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Let $A\subset \mathbb{R}$ be of positive Lebesgue measure, i.e. $\mu(A)>0$. Is it then true that $\mu(\mathbb{R}\setminus (A+\mathbb{Q})) = 0$?

I am quite sure that if $\mu(A)>0$, then $A-A$ contains a rational, as well as an irrational number, but I'm not sure if this actually helps.

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About your second paragraph: $A-A$ contains an open interval. – user127096 Apr 4 '14 at 23:19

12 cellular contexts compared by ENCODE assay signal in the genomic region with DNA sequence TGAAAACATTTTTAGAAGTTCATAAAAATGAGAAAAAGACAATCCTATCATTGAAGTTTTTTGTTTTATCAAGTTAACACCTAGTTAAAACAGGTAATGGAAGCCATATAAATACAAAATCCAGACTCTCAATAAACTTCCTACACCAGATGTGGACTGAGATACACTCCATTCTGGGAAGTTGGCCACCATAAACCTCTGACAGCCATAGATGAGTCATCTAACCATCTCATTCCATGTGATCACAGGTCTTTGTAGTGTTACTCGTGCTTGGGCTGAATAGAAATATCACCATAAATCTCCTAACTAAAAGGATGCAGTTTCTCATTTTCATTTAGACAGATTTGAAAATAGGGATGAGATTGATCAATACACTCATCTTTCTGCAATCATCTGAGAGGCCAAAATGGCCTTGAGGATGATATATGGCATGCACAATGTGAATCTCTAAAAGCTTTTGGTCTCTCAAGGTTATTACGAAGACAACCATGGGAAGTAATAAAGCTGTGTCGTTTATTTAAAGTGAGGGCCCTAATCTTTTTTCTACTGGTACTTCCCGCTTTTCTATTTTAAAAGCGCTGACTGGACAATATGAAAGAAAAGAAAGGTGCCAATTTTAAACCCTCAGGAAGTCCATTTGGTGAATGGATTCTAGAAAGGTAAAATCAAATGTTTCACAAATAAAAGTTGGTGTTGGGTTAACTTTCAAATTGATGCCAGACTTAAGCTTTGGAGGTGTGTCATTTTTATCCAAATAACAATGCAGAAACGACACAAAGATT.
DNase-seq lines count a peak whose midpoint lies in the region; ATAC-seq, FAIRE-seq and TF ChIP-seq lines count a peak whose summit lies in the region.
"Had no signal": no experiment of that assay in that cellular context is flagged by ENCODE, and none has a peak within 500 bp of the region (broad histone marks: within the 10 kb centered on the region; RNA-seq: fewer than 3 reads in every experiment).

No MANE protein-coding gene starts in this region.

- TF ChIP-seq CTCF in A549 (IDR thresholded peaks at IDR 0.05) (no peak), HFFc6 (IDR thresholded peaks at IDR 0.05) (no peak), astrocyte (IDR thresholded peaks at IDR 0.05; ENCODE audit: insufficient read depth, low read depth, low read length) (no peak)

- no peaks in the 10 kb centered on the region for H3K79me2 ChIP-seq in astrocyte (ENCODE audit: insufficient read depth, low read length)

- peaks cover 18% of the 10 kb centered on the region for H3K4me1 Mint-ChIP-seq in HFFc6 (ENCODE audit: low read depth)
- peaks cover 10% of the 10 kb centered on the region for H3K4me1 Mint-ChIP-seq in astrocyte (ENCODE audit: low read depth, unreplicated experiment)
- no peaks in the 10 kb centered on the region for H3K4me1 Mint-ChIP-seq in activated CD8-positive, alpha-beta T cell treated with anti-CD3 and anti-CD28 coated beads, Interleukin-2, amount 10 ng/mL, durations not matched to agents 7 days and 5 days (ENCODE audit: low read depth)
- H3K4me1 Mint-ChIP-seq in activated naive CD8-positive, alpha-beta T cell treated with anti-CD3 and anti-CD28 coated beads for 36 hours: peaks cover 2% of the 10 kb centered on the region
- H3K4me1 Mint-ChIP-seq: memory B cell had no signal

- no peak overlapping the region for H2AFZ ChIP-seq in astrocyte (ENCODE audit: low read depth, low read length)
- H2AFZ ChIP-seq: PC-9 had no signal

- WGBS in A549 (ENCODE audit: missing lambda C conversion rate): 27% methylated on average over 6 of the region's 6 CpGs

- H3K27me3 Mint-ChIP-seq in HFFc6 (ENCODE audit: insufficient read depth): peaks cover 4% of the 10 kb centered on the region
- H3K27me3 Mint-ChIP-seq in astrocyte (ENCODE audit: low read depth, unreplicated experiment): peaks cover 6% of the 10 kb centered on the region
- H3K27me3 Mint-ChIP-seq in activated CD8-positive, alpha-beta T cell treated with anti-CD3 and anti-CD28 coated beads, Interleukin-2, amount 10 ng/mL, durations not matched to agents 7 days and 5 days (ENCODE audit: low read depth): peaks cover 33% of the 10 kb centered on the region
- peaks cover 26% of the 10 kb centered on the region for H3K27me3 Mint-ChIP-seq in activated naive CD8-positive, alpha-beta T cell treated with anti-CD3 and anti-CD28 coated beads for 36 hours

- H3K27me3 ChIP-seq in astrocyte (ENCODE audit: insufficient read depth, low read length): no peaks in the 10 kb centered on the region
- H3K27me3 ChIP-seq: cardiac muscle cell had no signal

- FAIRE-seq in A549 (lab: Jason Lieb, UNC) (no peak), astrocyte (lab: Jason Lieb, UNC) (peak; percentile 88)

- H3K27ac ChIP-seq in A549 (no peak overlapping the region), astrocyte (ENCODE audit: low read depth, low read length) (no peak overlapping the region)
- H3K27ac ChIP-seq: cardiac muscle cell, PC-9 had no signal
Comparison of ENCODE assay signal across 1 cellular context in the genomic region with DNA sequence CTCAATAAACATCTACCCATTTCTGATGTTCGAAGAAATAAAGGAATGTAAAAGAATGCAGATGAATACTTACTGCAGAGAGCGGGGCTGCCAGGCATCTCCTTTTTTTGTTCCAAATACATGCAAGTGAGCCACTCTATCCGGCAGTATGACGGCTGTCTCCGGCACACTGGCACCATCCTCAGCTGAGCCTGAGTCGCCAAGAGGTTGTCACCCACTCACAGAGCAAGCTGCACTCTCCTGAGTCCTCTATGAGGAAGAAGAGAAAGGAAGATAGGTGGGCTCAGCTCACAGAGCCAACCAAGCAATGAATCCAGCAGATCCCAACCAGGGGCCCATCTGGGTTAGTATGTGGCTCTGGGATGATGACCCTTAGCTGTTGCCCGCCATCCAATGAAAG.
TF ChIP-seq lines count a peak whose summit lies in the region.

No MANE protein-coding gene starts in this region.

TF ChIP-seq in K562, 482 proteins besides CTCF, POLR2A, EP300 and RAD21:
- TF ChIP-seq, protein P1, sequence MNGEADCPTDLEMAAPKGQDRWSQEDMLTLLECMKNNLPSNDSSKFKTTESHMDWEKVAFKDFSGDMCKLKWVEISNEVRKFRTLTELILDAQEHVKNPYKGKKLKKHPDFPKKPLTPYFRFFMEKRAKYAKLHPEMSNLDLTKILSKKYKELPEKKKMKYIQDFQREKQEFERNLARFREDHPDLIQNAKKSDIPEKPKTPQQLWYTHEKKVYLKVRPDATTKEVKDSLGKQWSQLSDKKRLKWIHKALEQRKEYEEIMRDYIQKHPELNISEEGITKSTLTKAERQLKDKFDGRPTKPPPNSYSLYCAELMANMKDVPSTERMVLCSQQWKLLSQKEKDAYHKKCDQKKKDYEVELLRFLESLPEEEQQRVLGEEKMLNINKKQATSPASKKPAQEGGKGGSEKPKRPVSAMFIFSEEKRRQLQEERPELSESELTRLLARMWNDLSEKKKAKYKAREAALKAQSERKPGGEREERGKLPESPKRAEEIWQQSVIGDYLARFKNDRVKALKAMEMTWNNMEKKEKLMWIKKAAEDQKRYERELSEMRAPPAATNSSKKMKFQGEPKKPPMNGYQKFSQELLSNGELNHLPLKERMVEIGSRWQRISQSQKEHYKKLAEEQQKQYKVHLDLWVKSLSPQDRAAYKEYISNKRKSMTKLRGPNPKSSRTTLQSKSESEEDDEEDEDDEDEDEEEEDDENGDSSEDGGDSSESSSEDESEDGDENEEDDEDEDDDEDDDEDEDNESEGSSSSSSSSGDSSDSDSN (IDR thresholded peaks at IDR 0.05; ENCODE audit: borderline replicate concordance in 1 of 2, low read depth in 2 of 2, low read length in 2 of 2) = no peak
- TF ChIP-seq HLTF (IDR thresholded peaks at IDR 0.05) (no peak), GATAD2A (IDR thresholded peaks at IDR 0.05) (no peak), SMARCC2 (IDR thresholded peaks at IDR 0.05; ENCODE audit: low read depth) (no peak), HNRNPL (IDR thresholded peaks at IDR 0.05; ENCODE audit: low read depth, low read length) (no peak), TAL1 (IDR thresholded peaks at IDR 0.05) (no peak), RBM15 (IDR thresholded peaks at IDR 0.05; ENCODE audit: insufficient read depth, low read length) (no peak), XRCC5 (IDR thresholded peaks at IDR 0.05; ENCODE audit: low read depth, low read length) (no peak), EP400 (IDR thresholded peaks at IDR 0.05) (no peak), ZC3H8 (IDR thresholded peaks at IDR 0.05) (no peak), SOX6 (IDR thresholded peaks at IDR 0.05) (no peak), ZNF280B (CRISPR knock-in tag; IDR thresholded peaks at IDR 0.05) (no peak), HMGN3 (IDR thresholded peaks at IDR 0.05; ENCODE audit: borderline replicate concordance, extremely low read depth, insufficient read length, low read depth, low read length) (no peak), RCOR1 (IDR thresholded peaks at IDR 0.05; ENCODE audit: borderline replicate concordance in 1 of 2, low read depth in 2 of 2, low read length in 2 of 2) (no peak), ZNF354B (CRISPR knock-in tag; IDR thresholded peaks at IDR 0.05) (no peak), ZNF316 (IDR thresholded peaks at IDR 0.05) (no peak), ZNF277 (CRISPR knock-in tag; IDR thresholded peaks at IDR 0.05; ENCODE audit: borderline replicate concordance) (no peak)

Suppose to the contrary that the set $ \mathbb R\setminus (A+\mathbb Q)$ has positive measure. By the Lebesgue density theorem, it has a point of density, call it $x$. Also pick a point of density of $A$, call it $a$. For sufficiently small $r>0$, we have $$ \mu((x-2r,x+2r)\cap (A+\mathbb Q))<r $$ and $$ \mu((a-r,a+r)\cap A)> r $$ Let $q$ be a rational number such that $|a+q-x|<r$. Then $$((a-r,a+r)\cap A)+q \,\subseteq \,(x-2r,x+2r)\cap (A+q) $$ but the set on the left has greater measure, a contradiction.

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